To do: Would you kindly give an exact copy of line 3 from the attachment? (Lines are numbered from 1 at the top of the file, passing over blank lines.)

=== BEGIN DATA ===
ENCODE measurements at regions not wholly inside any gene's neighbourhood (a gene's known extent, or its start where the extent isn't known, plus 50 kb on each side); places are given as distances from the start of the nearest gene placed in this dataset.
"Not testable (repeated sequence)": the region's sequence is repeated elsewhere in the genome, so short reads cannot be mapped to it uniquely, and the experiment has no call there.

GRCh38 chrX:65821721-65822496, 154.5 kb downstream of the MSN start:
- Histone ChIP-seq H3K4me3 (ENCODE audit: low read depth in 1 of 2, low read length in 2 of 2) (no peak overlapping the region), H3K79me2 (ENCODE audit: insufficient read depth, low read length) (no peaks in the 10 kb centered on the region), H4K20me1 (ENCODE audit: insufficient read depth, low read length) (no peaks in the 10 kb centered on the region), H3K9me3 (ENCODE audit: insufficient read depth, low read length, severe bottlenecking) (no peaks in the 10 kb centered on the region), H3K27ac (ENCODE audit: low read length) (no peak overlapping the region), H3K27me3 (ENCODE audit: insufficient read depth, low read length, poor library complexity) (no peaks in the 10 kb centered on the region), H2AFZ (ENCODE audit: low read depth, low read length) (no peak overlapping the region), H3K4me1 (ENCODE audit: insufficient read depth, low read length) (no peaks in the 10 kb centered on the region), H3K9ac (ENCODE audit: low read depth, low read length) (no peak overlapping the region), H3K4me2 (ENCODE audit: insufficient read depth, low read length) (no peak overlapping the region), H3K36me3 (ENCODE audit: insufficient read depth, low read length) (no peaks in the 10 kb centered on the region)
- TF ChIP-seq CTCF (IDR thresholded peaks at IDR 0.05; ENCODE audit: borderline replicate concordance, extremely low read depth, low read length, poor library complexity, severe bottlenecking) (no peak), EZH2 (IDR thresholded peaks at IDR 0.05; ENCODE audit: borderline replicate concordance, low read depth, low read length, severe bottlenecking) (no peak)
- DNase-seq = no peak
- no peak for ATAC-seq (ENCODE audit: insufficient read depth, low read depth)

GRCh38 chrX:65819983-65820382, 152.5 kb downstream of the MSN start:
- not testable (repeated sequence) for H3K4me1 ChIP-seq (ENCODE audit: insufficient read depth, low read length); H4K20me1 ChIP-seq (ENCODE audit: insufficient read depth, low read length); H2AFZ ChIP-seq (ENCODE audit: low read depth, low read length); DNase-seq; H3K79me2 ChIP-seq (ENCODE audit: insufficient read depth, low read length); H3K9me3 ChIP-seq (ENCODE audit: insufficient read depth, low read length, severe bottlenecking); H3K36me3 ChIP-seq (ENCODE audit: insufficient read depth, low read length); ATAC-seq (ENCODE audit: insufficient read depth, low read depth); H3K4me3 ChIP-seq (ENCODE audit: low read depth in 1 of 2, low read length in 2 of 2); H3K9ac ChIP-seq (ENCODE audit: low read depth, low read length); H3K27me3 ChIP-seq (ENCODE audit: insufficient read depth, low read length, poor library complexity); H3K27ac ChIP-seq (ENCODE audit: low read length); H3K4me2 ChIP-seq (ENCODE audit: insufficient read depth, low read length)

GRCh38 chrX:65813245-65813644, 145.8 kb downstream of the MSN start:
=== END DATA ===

GRCh38 chrX:65821721-65822496, 154.5 kb downstream of the MSN start: